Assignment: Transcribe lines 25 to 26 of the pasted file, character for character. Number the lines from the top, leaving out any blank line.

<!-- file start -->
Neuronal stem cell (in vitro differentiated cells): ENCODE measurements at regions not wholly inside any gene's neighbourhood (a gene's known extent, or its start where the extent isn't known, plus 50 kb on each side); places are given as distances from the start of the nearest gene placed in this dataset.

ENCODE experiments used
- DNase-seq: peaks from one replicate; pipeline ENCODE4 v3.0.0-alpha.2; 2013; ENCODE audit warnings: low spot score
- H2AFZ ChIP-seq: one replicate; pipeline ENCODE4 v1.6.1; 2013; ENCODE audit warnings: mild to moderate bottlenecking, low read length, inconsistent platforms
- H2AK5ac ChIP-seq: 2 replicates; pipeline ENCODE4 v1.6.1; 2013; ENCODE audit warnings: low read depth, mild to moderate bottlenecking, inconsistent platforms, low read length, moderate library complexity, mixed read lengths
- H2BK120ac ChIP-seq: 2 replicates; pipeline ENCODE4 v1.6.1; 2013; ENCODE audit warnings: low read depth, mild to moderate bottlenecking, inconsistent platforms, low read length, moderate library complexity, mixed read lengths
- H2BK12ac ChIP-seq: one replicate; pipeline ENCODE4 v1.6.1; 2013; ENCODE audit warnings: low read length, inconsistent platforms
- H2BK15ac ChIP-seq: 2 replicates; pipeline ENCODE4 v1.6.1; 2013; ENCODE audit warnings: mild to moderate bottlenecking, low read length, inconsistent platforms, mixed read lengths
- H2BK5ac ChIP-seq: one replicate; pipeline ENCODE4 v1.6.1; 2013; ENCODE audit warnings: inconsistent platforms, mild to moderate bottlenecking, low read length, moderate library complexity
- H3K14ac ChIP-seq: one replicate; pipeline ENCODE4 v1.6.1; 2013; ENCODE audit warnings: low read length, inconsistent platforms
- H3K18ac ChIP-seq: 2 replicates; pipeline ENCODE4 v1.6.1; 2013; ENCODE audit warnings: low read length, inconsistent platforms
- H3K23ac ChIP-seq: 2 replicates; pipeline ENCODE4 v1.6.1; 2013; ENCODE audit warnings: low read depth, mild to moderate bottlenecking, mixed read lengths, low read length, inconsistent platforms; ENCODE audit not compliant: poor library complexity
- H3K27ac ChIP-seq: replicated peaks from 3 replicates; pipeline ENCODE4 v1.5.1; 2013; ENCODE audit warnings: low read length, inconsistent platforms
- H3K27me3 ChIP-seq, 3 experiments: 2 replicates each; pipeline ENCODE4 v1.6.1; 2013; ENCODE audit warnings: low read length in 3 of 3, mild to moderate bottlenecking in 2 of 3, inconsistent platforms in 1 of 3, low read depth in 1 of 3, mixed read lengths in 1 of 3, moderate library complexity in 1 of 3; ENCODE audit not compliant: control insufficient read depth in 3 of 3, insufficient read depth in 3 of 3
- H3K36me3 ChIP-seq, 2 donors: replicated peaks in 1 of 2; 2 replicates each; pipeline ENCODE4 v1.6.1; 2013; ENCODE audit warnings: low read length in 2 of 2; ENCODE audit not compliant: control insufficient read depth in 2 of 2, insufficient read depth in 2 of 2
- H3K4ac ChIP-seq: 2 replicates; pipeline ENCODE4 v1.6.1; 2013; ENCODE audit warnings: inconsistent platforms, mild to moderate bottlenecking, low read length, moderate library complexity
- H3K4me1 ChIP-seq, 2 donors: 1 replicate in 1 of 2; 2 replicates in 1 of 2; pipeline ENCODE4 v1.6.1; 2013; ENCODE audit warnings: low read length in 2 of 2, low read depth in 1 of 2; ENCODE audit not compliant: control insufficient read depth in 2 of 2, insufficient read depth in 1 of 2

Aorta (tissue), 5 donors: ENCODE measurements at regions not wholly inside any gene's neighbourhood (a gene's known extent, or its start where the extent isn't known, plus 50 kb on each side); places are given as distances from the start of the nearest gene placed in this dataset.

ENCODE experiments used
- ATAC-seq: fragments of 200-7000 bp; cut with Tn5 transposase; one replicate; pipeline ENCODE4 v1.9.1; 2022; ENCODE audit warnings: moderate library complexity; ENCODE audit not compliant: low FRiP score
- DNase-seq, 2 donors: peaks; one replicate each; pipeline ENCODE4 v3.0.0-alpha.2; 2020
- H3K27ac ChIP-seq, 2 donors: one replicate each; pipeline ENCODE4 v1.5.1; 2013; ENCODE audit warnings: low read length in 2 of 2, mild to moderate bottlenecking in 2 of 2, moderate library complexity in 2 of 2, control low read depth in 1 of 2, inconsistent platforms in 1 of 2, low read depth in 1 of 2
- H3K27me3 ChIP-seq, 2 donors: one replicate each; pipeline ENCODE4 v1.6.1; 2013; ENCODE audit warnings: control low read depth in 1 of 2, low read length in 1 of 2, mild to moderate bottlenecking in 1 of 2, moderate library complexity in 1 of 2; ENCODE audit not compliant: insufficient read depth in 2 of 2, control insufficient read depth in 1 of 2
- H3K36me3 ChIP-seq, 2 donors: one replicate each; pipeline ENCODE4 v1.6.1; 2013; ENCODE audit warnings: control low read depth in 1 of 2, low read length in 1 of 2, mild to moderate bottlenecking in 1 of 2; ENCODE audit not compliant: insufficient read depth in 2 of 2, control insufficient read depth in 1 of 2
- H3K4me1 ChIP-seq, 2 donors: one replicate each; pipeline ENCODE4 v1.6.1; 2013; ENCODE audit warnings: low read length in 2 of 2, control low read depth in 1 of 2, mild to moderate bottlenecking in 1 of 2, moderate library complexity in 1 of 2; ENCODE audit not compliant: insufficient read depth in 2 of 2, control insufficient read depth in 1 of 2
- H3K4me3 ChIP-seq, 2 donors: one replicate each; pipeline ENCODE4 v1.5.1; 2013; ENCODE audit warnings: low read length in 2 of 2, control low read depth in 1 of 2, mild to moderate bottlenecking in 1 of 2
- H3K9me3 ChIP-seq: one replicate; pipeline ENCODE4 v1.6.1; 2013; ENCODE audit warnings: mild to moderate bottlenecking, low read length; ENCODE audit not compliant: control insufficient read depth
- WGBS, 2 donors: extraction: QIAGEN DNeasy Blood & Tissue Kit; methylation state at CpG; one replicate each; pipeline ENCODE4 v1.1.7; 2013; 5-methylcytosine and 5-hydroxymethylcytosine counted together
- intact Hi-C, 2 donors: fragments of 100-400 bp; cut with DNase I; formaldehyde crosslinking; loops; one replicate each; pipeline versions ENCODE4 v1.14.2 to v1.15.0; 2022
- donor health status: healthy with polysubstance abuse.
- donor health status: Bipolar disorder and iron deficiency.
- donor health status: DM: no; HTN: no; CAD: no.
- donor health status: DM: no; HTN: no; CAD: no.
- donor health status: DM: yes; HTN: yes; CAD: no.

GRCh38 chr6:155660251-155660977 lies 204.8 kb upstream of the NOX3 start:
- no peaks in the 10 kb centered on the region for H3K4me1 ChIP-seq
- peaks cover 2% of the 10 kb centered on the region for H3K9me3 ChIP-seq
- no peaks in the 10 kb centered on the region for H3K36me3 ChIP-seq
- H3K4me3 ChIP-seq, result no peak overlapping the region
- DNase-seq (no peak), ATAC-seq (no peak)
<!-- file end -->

- H3K4me1 ChIP-seq, 2 donors: one replicate each; pipeline ENCODE4 v1.6.1; 2013; ENCODE audit warnings: low read length in 2 of 2, control low read depth in 1 of 2, mild to moderate bottlenecking in 1 of 2, moderate library complexity in 1 of 2; ENCODE audit not compliant: insufficient read depth in 2 of 2, control insufficient read depth in 1 of 2
- H3K4me3 ChIP-seq, 2 donors: one replicate each; pipeline ENCODE4 v1.5.1; 2013; ENCODE audit warnings: low read length in 2 of 2, control low read depth in 1 of 2, mild to moderate bottlenecking in 1 of 2